Monday, January 3, 2011

A Queen and Harem gain Enlightenment

Wisdom Quarterly translation Dhammapada origin story

While residing in Ghosita monastery near Kosambi, the Buddha uttered Dhammapada Verses 21, 22, and 23 in reference to Samavati, one of the chief queens of King Udena of Kosambi.

Samavati had many "maids-of-honor" residing with her in the palace [Editor's note: likely as a harem for the king]. She also had a maid named Khujjuttara, who had the daily task of buying flowers for Samavati from Sumana, the town florist. She would pocket half the coins Queen Samavati gave her and buy flowers with the others.

On one occasion, when out shopping for flowers, Khujjuttara had the rare and fortunate opportunity to listen to the Buddha deliver a Dharma discourse in Sumana's home. It so struck her that she penetrated the liberating Truth, and she attained the fruit of stream entry (the first stage of enlightenment).

She immediately felt remorse for what she had been doing. She confessed to Queen Samavati, who was confused since there were always flowers in the house. Khujjuttara explained that she only took half the money. When asked what had come over her and caused her to confess, she explained the strange experience she had undergone on hearing the Dharma at Sumana's house.

She could hardly explain what had happened to her. Instead, she repeated the Buddha's discourse to Samavati and the other ladies. They all attained stream entry as a result.

From that day forward Khujjuttara did not have to do any menial work. She assumed the position of mother and teacher to Queen Samavati. She would listen to the discourses of the Buddha and repeat them to Samavati and her maids.

In due course, Khujjuttara mastered the contents of the Three Collections (Tipitaka), that is, the conventional sutras, monastic disciplinary code, and the Abhidharma or "Higher Teachings."

Samavati and her maids wished very much to see the Buddha to show their respect and gratitude. But they were afraid the king might be displeased with them. So making holes in the walls of the palace, they looked through them and bowed in the direction of the Buddha every day as he visited the houses of the three rich men, namely, Ghosaka, Kukkuta, and Pavariya.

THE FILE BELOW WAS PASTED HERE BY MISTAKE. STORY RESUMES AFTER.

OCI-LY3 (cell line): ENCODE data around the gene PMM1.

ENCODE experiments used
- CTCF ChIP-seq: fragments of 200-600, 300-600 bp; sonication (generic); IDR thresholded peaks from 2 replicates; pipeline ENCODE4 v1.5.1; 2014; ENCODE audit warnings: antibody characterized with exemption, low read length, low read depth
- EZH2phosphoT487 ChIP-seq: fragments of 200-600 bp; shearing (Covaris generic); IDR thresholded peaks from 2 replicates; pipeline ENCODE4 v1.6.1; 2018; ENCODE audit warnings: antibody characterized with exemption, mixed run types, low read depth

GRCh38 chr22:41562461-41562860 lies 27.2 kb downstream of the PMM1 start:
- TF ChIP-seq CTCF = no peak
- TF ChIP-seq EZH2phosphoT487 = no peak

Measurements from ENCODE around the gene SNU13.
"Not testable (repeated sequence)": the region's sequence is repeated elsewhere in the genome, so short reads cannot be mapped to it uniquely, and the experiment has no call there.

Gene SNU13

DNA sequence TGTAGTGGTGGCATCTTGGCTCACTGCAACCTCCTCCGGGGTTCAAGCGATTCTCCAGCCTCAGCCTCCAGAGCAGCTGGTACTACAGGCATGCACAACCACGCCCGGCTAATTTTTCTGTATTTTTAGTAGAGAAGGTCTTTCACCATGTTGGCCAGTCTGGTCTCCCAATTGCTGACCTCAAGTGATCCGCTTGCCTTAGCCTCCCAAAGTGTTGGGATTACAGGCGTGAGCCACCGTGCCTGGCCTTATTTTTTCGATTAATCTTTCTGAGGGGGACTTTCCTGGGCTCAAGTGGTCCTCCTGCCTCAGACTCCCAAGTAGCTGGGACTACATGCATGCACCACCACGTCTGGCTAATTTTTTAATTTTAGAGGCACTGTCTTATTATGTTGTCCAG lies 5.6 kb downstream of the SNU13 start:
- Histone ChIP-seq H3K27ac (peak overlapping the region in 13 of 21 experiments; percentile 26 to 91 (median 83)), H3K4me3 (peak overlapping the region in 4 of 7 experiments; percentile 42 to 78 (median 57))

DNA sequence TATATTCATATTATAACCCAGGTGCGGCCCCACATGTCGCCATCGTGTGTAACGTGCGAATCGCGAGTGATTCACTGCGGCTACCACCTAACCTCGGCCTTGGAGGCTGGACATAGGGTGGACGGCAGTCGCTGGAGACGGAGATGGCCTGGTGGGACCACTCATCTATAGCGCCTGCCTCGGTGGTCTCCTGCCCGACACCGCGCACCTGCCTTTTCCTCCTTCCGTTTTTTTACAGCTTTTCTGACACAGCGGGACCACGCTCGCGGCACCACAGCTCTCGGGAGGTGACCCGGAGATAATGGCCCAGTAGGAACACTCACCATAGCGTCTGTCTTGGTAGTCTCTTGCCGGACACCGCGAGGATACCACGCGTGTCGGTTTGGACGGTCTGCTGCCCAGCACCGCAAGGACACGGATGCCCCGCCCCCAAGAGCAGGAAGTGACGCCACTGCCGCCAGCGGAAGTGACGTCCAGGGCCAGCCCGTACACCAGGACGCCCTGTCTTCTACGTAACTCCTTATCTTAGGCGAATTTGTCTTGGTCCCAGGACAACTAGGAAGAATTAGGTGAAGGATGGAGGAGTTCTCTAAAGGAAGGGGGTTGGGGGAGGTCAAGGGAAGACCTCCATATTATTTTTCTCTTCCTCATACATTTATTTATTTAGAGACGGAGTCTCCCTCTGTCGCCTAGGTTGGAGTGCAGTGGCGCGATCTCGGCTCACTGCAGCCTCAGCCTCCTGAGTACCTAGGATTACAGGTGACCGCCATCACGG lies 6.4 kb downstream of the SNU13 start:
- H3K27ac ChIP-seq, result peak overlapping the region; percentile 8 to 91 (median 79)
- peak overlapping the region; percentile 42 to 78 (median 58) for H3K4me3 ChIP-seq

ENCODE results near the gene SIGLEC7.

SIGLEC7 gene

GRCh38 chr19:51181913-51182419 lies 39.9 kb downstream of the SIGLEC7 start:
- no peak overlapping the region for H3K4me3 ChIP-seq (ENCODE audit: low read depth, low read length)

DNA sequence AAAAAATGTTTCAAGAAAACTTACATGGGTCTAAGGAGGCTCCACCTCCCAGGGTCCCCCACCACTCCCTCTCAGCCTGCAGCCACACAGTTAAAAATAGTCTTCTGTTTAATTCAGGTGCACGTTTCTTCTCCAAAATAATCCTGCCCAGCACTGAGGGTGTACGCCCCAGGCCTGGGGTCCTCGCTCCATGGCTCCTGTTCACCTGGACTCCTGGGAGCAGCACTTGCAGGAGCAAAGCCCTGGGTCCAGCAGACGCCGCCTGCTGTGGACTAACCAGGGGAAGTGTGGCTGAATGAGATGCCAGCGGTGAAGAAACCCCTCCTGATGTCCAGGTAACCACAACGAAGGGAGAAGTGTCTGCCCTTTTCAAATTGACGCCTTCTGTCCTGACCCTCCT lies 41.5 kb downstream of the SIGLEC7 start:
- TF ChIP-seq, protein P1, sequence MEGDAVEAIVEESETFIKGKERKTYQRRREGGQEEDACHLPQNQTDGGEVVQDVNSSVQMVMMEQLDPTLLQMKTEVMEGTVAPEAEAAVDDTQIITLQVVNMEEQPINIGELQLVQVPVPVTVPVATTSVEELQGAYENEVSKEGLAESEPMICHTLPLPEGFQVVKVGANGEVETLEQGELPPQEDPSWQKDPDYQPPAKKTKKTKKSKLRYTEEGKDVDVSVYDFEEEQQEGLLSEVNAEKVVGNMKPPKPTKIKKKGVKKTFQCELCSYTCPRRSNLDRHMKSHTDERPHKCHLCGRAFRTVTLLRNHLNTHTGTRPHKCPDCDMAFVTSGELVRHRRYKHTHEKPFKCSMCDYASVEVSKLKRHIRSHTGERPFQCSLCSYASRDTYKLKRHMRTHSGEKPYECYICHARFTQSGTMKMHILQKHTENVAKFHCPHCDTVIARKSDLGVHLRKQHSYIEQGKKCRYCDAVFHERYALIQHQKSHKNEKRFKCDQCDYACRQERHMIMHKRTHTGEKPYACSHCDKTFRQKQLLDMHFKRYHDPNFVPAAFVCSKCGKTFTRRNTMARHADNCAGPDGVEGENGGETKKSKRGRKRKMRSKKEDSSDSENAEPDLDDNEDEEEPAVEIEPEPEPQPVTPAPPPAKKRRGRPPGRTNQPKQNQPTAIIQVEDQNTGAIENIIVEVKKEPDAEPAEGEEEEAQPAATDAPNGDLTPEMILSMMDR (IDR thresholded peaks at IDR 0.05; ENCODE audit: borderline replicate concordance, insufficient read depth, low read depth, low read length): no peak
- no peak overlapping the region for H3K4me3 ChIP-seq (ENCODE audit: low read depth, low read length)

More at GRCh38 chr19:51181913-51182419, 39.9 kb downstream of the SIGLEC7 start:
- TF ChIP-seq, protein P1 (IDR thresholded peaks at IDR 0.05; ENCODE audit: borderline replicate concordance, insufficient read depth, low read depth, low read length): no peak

The harem peered at the Buddha through holes in the walls of their living quarters.

At that time, King Udena also had another chief queen by the name of Magandiya. She was the daughter of a brahmin. That brahmin, seeing the Buddha one day, came to believe that the Buddha was the only person worthy of his extremely beautiful daughter. He hurriedly ran off to fetch his wife and daughter and had offered to give his daughter in marriage to the Buddha.

The Buddha was a recluse, a renunciant, and fully enlightened -- with no interest in sensual attachments or the household life whatsoever. He turned down the offer by saying, "Even after seeing Tanha, Arati, and Raga, the daughters of Mara, I felt no desire in me for sensual pleasures. After all, what is this that is full of urine and filth, which if walking down the road I would avoid touching even with my foot."

On hearing those powerful words regarding the body and sensuality, both the brahmin and his wife attained the third stage of enlightenment ("non-returning," anagami). They entrusted their daughter to the care of her uncle and themselves joined the Sangha or Monastic Order. Eventually, they reached full enlightenment (arhatship).

The Buddha knew the brahmin and his wife were capable of becoming non-returners that very day. Therefore, he replied in that manner.

However their daughter, Magandiya, became very so bitter and sore by the perceived insult that she vowed to have her revenge if and when an opportunity arose.

Later, her uncle presented Magandiya to King Udena, and she became one of his chief queens. Magandiya came to learn about the arrival of the Buddha in Kosambi and about how Samavati and her maids bowed to him through holes in the walls of their living quarters.

So she planned her revenge on the Buddha as well as her rivals for the king's affection, whom she knew to be his ardent devotees.

Magandiya told the king that Samavati and the ladies had made holes in the walls of their living quarters to communicate with outside contacts disloyal to the king. King Udena was shown the holes in the walls, but when they explained why they had made them he did not get angry.

Nevertheless, Magandiya kept trying to convince the king that Samavati was disloyal to him and was even plotting to kill him.

On one occasion, knowing that the king would be visiting Samavati and would be taking along his lute, Magandiya placed a snake in the lute and closed the hole with a bunch of flowers.

Magandiya followed King Udena to Samavati's quarters after trying to stop him on the pretext that she had some presentiment and felt worried about his safety.

Magandiya removed the flowers from the hole of his lute when he arrived at Samavati's. The snake leaped out hissing and recoiling itself onto the bed. When the king saw the snake, he suddenly believed Magandiya: Samavati was trying to kill him after all!